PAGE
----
Referencing and Citations

When writing any scientific document it is absolutely essential to credit any published work for information used in your document.  This is done through citations and the reference list or bibliography at the end of your document.

There are different ways to cite references in  text and the style usually depends upon the
policy of the journal or institution. Several universities have prescribed formats for citations and references. Similarly, the format of reference lists depend on the preference of the journal or institution.

The purpose of the reference list or bibliography is to provide information about a source in such a way that somebody else could get hold of the source. It should therefore be so complete that an interested reader can get hold of the original source or publication if they want to.

Why do you need to cite?

If you use, quote or refer to somebody else's work without giving them the necessary credit, it is regarded as plagiarism (which is a nice word for stealing somebody else's work ). So when in doubt - always cite.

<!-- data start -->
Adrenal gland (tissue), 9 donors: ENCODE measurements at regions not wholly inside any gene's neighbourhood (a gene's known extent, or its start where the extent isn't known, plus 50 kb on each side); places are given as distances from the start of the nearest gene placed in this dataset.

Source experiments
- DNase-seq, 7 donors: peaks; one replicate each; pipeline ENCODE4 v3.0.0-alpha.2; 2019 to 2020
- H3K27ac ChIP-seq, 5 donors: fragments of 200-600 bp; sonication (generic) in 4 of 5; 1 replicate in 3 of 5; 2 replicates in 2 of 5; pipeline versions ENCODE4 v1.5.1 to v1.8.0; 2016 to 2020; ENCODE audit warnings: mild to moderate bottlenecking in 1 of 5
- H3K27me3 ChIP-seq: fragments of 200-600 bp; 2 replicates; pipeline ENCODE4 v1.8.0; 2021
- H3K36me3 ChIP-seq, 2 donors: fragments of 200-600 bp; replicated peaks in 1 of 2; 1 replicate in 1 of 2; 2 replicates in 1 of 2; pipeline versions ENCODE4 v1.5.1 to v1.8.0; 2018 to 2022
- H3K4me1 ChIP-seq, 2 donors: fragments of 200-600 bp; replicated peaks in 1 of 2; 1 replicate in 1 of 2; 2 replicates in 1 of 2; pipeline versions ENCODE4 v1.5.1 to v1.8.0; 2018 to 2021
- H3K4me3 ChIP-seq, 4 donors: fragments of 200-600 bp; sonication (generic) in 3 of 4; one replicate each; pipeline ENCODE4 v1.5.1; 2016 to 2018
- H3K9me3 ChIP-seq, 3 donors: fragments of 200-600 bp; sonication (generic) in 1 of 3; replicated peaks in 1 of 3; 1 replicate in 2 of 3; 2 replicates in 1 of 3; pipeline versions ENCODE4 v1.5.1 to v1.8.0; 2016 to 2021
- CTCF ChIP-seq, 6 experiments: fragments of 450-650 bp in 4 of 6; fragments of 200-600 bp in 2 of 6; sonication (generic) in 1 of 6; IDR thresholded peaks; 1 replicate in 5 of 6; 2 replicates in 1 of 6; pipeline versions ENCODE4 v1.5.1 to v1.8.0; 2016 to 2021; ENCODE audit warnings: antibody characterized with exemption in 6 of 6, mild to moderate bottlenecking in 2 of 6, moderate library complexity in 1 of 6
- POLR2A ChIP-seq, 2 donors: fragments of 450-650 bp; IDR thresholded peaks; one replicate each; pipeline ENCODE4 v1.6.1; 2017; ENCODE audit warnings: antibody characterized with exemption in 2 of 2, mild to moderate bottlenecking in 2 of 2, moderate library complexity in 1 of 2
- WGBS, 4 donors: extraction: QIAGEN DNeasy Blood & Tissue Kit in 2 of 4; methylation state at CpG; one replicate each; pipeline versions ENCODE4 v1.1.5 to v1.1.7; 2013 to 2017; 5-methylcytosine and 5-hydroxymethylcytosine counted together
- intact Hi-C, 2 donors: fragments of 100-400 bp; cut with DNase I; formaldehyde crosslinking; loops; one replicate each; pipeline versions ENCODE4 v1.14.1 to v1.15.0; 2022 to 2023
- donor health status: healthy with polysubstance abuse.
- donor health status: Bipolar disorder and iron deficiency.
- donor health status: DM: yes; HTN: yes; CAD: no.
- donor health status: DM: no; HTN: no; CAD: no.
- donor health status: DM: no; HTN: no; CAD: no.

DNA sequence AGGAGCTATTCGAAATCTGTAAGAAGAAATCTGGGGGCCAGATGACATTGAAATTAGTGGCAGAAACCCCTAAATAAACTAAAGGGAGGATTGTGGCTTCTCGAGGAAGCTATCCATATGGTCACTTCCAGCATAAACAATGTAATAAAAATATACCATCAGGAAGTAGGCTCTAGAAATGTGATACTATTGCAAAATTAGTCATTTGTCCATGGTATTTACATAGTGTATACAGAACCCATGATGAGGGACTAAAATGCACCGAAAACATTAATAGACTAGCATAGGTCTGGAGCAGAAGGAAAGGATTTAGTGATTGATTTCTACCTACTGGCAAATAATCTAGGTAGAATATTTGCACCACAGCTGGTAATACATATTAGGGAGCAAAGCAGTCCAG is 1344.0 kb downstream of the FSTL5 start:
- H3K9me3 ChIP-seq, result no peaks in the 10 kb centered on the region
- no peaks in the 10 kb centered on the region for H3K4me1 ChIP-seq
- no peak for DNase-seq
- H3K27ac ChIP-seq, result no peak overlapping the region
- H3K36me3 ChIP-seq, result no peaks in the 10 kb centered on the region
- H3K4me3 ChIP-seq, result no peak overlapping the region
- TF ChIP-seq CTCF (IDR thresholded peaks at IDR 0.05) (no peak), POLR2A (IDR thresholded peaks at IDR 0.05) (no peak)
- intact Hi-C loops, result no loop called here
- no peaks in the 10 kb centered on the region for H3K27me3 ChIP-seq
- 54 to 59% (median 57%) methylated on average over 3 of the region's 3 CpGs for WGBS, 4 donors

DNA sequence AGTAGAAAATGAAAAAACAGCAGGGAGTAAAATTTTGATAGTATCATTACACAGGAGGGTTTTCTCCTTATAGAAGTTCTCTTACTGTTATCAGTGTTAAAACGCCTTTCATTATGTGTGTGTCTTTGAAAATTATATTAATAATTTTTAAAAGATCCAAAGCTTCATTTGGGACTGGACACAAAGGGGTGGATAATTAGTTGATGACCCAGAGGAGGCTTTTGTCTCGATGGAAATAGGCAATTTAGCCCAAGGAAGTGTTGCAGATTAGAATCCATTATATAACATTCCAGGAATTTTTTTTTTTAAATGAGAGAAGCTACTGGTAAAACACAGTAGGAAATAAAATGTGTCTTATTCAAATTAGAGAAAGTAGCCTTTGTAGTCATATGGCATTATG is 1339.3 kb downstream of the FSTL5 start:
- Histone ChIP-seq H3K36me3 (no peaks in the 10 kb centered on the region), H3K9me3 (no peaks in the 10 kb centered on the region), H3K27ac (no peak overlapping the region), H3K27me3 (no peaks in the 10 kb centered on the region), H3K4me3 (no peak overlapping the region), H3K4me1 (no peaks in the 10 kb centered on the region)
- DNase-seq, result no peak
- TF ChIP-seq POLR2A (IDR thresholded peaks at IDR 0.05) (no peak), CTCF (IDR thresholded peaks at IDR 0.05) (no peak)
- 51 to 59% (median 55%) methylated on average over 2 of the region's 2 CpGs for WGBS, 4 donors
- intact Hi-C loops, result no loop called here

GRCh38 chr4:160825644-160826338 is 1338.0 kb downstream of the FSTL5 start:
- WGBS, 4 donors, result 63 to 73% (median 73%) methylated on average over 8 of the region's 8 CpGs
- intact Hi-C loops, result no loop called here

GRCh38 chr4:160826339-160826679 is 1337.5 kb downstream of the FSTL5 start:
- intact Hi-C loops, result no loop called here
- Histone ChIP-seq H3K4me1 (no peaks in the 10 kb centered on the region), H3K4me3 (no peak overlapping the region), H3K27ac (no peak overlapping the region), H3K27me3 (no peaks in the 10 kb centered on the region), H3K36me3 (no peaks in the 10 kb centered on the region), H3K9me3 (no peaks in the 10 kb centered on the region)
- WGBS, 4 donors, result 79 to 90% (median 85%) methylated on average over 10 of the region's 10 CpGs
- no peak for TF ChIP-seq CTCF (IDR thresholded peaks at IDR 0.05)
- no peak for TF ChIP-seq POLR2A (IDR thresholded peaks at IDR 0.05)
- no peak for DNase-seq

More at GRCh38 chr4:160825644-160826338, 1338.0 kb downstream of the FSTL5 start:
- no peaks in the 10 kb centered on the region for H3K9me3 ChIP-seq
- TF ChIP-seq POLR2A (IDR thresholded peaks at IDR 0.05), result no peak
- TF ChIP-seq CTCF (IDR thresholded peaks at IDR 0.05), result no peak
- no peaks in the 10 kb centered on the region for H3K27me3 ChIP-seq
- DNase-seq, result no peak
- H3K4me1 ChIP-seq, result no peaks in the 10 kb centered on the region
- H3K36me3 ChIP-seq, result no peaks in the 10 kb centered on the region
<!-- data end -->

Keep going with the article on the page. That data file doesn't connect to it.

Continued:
Unless you did the original research and published the original paper, you need to site the source.
What are regarded relevant sources for citing? Anything where somebody else  published information should be cited.  Even a presentation somebody did as part of, for instance, a keynote speech, is regarded as a source.  In general, when you do scientific writing, you need to choose scholarly peer-reviewed sources. These are sources regarded by the community as acceptable.  The  peer review process usually ensures that published material reflects a high quality of scholarship in a given field and sources usually state  that it is peer-reviewed. Most scientific  journals publish only peer-reviewed papers. Papers published through scientific databases are generally peer-reviewed and one way to access papers that are usually peer-reviewed, is through Google Scholar. Please note that Wikipedia is not (yet) regarded as a scientific source.

One style used frequently in South Africa, is the Harvard style. Several variations on the Harvard style exists.  This site of the University of Western Australia gives a good introduction to the Harvard referencing style. For student reports, please note how to cite books, journal articles, publications in conference proceedings, and web sites. You could use either the [author, year] or [number] style, but please be consistent when you choose a style. For more information, you could also refer to these sites:

Additional links


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